11. What's next for you?

Getting those 5 new novels out of my computer and into print. That's the plan, anyway. It's a very tough market out there right now, but my new agent is doing her best, and I live in hope. And I'm preparing my backlist titles for their e-book debuts, so PRECIPICE, VALENTINE, THE INHERITANCE, and SCAVENGER should soon be available as downloads.

12. When you're not plotting your next mystery/suspense, what other hobbies do you enjoy?

My writing group, my Friday Night Club (a gang that gets together every week for dinner and Trivial Pursuit), reading mysteries (I'm currently in the middle of STAY CLOSE by my friend Harlan Coben, and I just reread THE SNARE OF THE HUNTER by Helen MacInnes), and my big passion, collecting DVDs of my favorite films (I now own the complete works of Alfred Hitchcock).

13. How can fans contact you?

A Facebook page is forthcoming, too.

Tom's books on Amazon (they are also at other retailers):

**If you'd like to win an e-book copy of either Precipice or Valentine, leave a comment in the post or share it on Twitter or Facebook and let me know you did! I'll enter you once for each comment or share. The contest ends November 20th at 11:59 PM CST.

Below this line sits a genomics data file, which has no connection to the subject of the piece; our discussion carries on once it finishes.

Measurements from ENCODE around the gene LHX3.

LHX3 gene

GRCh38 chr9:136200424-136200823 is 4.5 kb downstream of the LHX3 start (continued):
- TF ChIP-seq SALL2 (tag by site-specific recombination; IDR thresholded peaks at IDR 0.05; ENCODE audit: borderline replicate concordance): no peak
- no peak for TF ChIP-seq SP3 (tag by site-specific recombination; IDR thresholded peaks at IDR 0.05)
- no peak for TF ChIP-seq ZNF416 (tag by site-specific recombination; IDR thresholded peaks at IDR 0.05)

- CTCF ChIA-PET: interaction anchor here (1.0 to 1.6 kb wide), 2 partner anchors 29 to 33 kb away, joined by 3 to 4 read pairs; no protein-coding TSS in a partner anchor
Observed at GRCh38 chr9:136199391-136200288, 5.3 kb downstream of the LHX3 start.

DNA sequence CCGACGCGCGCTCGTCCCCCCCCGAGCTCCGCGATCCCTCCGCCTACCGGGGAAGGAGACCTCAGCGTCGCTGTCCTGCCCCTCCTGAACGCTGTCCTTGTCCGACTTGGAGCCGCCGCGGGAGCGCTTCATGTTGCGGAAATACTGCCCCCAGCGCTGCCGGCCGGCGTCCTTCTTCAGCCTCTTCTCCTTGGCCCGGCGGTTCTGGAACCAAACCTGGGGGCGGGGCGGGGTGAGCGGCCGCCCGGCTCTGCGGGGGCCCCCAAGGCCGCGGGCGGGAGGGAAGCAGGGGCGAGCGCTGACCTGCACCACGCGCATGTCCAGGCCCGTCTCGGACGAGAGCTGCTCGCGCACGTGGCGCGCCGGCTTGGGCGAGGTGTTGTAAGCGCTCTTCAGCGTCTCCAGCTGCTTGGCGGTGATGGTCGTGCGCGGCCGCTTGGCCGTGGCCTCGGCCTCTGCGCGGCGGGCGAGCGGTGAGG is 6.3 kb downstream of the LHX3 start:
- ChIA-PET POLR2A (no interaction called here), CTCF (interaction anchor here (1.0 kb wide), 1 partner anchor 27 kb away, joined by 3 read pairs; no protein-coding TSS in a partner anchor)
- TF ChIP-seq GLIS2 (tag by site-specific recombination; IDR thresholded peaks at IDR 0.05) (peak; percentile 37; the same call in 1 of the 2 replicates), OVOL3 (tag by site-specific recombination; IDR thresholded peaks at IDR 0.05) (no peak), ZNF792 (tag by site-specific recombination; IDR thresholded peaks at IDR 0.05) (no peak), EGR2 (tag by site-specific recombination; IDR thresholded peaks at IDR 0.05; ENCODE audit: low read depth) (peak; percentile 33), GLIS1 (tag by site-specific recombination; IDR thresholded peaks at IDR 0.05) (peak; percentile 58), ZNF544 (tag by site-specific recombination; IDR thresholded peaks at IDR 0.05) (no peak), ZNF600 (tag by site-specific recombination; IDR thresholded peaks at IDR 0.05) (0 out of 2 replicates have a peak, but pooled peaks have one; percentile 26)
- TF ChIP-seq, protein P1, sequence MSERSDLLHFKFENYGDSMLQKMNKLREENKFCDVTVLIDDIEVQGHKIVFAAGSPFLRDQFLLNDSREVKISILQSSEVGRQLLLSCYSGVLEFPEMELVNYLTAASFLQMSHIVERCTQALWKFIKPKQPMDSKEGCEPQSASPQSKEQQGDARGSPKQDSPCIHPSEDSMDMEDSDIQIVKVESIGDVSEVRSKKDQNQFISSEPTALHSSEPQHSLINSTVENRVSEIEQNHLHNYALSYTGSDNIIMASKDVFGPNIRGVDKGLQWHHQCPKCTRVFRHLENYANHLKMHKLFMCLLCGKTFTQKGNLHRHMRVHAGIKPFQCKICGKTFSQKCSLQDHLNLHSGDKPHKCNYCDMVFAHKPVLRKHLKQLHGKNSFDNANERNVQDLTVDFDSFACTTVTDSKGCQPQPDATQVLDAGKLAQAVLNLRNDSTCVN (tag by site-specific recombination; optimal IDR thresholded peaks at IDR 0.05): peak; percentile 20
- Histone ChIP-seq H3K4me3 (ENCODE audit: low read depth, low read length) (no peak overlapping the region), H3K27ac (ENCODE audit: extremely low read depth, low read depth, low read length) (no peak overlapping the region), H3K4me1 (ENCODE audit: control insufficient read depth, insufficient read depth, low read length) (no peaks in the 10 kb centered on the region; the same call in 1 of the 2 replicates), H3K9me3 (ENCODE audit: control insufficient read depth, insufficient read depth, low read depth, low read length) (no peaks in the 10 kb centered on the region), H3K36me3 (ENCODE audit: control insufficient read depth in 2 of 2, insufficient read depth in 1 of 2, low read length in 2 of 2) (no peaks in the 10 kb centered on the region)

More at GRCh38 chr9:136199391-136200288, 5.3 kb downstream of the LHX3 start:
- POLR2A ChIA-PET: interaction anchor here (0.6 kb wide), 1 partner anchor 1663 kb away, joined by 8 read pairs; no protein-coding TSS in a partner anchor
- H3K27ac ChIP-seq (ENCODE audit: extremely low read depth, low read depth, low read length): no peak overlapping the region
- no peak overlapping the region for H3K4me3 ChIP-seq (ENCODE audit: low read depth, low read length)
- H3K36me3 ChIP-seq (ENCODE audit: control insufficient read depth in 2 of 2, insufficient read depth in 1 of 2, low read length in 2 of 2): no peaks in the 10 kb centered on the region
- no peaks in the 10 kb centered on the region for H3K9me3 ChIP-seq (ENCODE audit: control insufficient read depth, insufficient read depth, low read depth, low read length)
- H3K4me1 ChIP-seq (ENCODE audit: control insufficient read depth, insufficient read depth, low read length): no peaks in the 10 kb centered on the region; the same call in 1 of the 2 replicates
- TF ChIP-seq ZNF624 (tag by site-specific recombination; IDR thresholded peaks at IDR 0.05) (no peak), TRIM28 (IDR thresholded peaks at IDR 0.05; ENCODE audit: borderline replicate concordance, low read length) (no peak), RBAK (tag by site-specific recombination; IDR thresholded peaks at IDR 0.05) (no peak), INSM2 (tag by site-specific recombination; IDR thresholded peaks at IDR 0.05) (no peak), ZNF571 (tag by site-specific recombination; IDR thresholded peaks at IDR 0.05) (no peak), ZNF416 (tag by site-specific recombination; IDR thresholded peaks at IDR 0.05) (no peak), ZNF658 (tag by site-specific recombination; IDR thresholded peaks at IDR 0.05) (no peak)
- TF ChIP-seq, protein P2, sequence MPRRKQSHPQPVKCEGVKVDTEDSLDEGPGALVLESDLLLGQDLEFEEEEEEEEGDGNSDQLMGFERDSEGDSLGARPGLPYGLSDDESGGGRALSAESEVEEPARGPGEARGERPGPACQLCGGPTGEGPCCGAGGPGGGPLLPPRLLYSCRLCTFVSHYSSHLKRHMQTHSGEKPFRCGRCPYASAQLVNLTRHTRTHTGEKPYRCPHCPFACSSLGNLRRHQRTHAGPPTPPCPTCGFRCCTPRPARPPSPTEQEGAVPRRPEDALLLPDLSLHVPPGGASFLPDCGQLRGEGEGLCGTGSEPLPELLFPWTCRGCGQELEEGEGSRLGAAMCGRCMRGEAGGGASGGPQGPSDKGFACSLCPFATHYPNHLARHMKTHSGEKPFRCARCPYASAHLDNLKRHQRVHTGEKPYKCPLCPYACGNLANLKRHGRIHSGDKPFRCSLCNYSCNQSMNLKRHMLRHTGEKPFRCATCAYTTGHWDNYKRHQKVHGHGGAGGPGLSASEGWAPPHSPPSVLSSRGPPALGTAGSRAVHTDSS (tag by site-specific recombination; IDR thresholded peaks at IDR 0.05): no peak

Tuesday, October 16, 2012

Quickie Review: Broken Harbor by Tana French

It's been way too long since I've posted a review. I recently read Broken Harbor by Tana French. The Kindle edition is pretty steep, but I was lucky enough to find the hardcover in my library.

This book is a mix of Gothic atmosphere and police procedural, so that's my disclaimer. It's not a gothic romance, but boy, did it creep me out more than once. A spooky house by the sea, a stalker, an animal roaming the house (or is it?) and a murdered family/double suicide (I won't tell) are just some of the elements that made me look over my shoulder after reading a chapter. As with French's other books, I finished this one in just a few days. So, set aside some reading time if you pick it up and find you like it after the first chapter or so.

French is known for going deep with characterization and for adding a twist to the plot. She got me with this one. I didn't see the ending coming. Let me know how you like it if you pick it up. :) If you enjoy it, may I suggest The Likeness, too? It is gothic romance and police procedural, and I adore it.

Sunday, October 7, 2012

Contest Winner

Tara won the free kindle books! :) Thanks to everyone who entered here and on Facebook. I'll have another contest later this month.